Just weeks after the country shut down due to the coronavirus, cabin fever set in. After all, being confined to a small space can make anyone go nuts. But some were stuck in especially cozy confines: tiny house dwellers.
The median size of an American single-family home is roughly 1,600 square feet, according to listings sites Zillow and Redfin. But most tiny houses are well under 300 square feet. Living and working so close to partners, kids and pets — especially in bad weather — was a big deal.
Here, four tiny house owners share how they survived lockdown.
Shannon and Tim Soine, Rochester, New York
Sweet Liv Photography
Raising a baby in 210 square feet is already a challenge. Add a health crisis into the mix and it seems downright impossible. But that’s what happened to Tim, 35, and Shannon, 34, after they welcomed son Nico in January. “When Tim started to work from home, it created some unanticipated challenges,” Shannon says. A product line manager, Tim juggles frequent conference calls, which didn’t mix well with newborn naps. Shannon bought a sound machine to drown out the chatter.
Adding to the ruckus, one of their two dogs ended up in a cone after surgery. The pair used their non-home vehicles as refuges during the coldest months. “Tim started taking calls from his truck, and we used the cars as extra storage to stock up on groceries,” says Shannon.
They wouldn’t trade it. “So many people are struggling financially, and we’ve been saving money since paying off our debt last fall,” Shannon says. “It feels good to know that when something like this happens, we’re okay because we’ve chosen to live this way.”
Amy Garner and John McCarthy, New Haven, Connecticut
When two married Pilates instructors gave up their four-bedroom home in rural Connecticut for a 344-square-foot house on wheels, they never expected to be stuck inside it. The social couple, who chose New Haven for access to restaurants and nightlife, opted for tiny living to have the financial means to travel more. But going abroad isn’t an option anymore.
“We chose this life to travel at least once a month,” says McCarthy, 35. “Since we don’t have that to look forward to, it’s led to feelings of being cooped up. Also, not being able to see our friends is hard.”
The pair usually throws an annual tiny house party each June and often has international friends stay with them. That didn’t happen this year.
Luckily, the fitness buffs stayed busy hosting virtual workout sessions for their clients. “We still go to our studio at the same time every day. It’s just we don’t have in-person classes,” Garner, 33, says. “That’s helped me keep a sense of normalcy in this situation.”
Their riverfront location and access to nearby parks helped with feeling less claustrophobic. “We’re lucky we decided to park about 5 feet from a river,” says McCarthy. “It’s beautiful and relaxing. That view has made all the difference.” Their advice for others in close quarters is simple. “Keep your space tidy,” says McCarthy. “It helps keep you sane.” Plus, the internet, books and impromptu photo shoots of your dog help.
Tim Davidson and Sam Cosner, Sarasota, Florida
After living in a 270-square-foot tiny house on wheels dubbed “Tiffany” for its stained glass windows for three years, Davidson, a 30-year-old lighting salesman, and Cosner decided to upgrade during the pandemic. In June, they moved into a whopping 320-square-foot home on a foundation.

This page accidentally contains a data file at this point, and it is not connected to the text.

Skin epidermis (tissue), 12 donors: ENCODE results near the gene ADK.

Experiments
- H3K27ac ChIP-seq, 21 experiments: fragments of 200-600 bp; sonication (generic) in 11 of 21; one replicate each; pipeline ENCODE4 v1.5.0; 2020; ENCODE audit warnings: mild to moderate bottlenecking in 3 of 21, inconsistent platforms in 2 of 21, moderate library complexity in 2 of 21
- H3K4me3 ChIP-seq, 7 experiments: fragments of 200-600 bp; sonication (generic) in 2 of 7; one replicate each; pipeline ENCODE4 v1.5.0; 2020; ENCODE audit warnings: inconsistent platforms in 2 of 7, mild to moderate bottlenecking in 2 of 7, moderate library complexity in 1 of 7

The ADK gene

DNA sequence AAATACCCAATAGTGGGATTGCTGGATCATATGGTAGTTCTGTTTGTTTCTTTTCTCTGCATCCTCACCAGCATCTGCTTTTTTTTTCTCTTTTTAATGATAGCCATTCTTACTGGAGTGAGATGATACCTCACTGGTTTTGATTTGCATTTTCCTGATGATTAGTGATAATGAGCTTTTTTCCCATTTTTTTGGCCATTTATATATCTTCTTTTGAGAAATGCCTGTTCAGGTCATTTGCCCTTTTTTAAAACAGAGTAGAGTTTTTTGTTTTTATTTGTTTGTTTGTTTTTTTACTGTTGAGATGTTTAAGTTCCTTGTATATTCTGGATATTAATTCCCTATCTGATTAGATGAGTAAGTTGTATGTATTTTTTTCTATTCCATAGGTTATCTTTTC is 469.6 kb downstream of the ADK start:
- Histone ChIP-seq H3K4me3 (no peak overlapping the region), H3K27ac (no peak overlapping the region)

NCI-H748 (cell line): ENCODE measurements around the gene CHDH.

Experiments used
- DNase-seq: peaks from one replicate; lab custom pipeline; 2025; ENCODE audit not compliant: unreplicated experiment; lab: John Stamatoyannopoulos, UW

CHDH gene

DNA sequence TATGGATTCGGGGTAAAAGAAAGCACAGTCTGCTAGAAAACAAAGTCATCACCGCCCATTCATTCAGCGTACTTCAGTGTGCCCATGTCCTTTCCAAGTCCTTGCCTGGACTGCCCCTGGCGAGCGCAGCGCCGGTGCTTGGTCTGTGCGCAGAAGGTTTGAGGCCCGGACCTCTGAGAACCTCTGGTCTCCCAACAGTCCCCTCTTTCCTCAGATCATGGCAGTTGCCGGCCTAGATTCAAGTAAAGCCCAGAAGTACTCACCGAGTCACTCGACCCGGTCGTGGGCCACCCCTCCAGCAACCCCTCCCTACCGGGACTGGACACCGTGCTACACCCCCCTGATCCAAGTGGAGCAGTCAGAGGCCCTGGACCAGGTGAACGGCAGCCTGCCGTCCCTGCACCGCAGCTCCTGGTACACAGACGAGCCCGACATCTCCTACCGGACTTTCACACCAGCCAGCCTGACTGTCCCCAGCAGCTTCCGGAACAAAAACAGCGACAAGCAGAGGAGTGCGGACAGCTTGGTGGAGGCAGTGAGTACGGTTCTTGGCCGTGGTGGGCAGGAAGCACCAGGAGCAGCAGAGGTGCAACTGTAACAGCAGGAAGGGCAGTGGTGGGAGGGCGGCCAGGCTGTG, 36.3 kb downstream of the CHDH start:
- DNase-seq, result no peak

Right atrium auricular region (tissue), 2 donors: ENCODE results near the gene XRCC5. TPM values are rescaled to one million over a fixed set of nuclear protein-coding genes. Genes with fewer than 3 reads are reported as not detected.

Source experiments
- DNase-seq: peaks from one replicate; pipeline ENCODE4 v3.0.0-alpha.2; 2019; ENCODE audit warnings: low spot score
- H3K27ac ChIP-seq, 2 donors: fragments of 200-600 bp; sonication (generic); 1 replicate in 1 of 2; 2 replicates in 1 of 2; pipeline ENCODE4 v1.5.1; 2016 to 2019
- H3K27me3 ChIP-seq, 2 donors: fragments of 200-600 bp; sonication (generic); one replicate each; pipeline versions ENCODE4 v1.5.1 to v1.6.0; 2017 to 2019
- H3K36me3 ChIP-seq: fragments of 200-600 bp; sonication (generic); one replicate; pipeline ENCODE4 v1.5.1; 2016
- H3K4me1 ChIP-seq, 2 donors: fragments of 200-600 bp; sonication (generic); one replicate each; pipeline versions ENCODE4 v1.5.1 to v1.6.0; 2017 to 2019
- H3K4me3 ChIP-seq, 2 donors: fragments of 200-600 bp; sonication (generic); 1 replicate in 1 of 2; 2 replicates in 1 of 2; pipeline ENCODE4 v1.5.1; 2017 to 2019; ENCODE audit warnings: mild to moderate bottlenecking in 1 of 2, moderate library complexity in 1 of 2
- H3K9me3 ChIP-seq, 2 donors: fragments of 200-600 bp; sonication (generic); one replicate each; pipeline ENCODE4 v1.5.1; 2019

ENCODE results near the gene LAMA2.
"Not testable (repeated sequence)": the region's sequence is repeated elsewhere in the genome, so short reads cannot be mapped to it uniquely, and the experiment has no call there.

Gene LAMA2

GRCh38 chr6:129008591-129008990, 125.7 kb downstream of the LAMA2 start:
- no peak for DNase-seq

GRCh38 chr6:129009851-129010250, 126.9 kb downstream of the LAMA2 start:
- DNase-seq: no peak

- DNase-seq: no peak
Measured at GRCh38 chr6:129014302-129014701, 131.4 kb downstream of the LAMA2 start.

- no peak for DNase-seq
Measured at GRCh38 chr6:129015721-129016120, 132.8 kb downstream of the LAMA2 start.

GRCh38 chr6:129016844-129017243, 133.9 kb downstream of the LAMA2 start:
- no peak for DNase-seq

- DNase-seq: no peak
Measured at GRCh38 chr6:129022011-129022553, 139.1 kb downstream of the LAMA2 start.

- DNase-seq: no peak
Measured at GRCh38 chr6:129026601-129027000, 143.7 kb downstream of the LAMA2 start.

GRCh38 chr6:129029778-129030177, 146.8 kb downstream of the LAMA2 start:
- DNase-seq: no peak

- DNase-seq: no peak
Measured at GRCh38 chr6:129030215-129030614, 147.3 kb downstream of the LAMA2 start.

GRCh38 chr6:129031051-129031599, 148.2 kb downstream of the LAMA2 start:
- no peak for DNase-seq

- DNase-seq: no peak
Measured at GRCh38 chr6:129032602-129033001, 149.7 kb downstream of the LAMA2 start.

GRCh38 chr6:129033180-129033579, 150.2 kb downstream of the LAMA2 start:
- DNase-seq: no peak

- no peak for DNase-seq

“We are both so attached to a smaller lifestyle,” says Cosner, 28.
Although when they started building the octagon-shaped, weather-proof house in August, they never envisioned they’d be living in it or Tiffany during a pandemic. “It’s been a big adjustment,” says Davidson. “I’m usually on the road for work, and now that I have to work from home, I’m not as comfortable [in the smaller space]. And we haven’t been able to see friends and get out like we used to.”
While those problems are shared by most Americans — albeit many who can retreat to larger houses — there was one issue they had to troubleshoot immediately: storage. “We couldn’t stock up on items at Costco like everyone else, but didn’t want to go to the grocery store all the time,” says Cosner. The solution? “We took all of the air out of any food bags to make them fit in the cabinet,” Davidson says. “Plus, we started storing things under the couch, in the ottoman, etc. There was a lot of rearranging to make it work. But we figured it out.”
Barbara and Bob Ienuso, Saugerties, New York
Florida residents Barbara and Bob Ienuso actually chose to live in a tiny backyard home during the pandemic. They swapped their more traditionally sized abode for a 240-square-foot house on wheels in the Hudson Valley to be closer to their four grandchildren.
“We figured it would be a great time to come visit family, help out with the kids and not be bored,” says Barbara, whose son Bob and daughter-in-law Esther build tiny houses for a living through their company Willowbee Tiny Homes.
For the retired pair, the tighter living quarters were actually a welcome change: less cleaning and more time outside with their (now much closer) loved ones. “We are very active here and created a small bird garden that we tend to with the kids,” Barbara says. “When you’re in a bigger house, you tend to stay inside.”
Bob agreed that having his parents live in one of his creations during a stressful time has boosted everyone’s moods. “Tiny homes give a unique opportunity, especially during this pandemic and quarantine,” Bob says. “They allow ‘home’ to be anywhere you choose.”
Of course, while they love spending time with their “grandbabies,” there are some little things that take getting used to. Their first-floor bedroom is a tight squeeze. “The hardest part is getting around the foot of my bed, which is about 18 inches,” Barbara says. “But it sure beats climbing into a loft!”
This content was originally published here.